(Reuters) – Australia will spend $ 1.66 billion ($ 1.19 billion) over the next ten years to intensify cyberattacks for businesses and households following an increase in cyberattacks, Prime Minister Scott Morrison said on Thursday.
Cyberattacks on businesses and households cost about $ 29 billion or 1.5% of Australia's gross domestic product, Morrison told Canberra reporters.
Just weeks ago, Canberra said it would spend $ 1.35 billion over the next decade to strengthen the capabilities of its head of cyber intelligence.
Mr. Morrison said in June that a "sophisticated state-based actor" had spent months trying to hack all levels of government, political bodies, key service providers and critical infrastructure operators.
Much of Australia's cyber policy so far has focused on strengthening the armed forces of the authorities following an attack on Parliament in 201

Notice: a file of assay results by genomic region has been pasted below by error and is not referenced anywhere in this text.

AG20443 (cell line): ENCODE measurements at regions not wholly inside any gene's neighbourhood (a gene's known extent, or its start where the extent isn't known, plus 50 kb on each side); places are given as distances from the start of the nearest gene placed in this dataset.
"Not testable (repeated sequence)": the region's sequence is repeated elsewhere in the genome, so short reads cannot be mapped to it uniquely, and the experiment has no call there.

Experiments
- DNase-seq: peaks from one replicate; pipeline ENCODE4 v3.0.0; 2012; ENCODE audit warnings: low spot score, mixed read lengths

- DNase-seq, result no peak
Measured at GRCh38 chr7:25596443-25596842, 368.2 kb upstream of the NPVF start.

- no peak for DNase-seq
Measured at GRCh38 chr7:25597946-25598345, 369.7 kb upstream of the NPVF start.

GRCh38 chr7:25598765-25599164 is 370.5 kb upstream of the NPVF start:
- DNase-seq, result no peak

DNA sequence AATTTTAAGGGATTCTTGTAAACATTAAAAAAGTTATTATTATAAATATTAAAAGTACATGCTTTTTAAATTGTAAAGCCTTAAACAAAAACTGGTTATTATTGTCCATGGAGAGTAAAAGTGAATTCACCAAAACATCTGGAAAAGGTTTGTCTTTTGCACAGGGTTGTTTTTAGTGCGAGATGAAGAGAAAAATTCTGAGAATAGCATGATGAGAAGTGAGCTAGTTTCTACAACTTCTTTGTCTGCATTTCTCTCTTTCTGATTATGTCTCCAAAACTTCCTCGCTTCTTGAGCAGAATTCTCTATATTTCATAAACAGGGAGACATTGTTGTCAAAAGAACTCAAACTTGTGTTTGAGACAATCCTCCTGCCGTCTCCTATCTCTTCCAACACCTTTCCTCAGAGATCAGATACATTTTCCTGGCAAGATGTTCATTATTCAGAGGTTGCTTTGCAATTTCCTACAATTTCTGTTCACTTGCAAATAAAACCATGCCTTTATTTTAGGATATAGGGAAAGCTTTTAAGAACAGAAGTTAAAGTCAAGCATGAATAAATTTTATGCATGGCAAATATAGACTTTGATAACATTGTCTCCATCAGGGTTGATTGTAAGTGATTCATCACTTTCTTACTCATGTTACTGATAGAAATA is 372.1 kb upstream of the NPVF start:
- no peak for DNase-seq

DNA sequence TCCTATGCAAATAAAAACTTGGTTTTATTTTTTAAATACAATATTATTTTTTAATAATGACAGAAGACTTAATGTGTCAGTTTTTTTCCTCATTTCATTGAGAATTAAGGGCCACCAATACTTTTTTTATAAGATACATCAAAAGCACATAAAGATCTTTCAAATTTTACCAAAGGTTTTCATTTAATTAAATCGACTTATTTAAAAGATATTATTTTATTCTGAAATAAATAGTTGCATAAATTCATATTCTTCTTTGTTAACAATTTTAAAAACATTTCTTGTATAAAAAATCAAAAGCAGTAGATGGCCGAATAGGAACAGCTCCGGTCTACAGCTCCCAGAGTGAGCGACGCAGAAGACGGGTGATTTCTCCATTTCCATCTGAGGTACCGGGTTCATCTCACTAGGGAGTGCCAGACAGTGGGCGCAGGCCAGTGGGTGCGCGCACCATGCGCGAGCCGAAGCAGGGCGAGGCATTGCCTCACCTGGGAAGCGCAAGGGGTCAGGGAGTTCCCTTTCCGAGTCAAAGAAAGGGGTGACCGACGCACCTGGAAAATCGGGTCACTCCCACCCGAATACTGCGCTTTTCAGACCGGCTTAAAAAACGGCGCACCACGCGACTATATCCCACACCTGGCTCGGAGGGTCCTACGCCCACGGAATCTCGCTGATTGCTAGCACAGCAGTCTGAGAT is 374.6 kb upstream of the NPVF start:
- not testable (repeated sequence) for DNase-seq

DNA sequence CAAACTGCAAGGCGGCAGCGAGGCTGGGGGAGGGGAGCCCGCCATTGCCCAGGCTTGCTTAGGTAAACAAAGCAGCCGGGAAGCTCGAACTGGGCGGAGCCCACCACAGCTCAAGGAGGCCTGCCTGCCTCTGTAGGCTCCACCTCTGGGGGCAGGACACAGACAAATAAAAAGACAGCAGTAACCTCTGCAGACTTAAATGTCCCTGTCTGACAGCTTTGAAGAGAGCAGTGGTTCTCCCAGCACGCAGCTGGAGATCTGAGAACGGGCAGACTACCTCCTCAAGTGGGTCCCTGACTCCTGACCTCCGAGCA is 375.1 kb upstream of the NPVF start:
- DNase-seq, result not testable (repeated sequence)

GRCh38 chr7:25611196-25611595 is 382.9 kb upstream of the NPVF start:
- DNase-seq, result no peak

The increased expenditure is intended to strengthen critical infrastructure, increase the police's efforts to disrupt criminal activity on the dark web and strengthen public awareness.
“We will protect our vital infrastructure and services from cyberattacks. We will support companies to protect themselves so that they can succeed in the digital economy, Morrison said.
Australia will also take a more aggressive approach to disrupting successors.
The Australian Signal Directorate – which, revealed to Reuters last year, ruled that China was responsible for hacking Australia's parliament – will receive new funding to counter foreign cyber attacks.
China denies responsibility for the attack, which came months before a national election.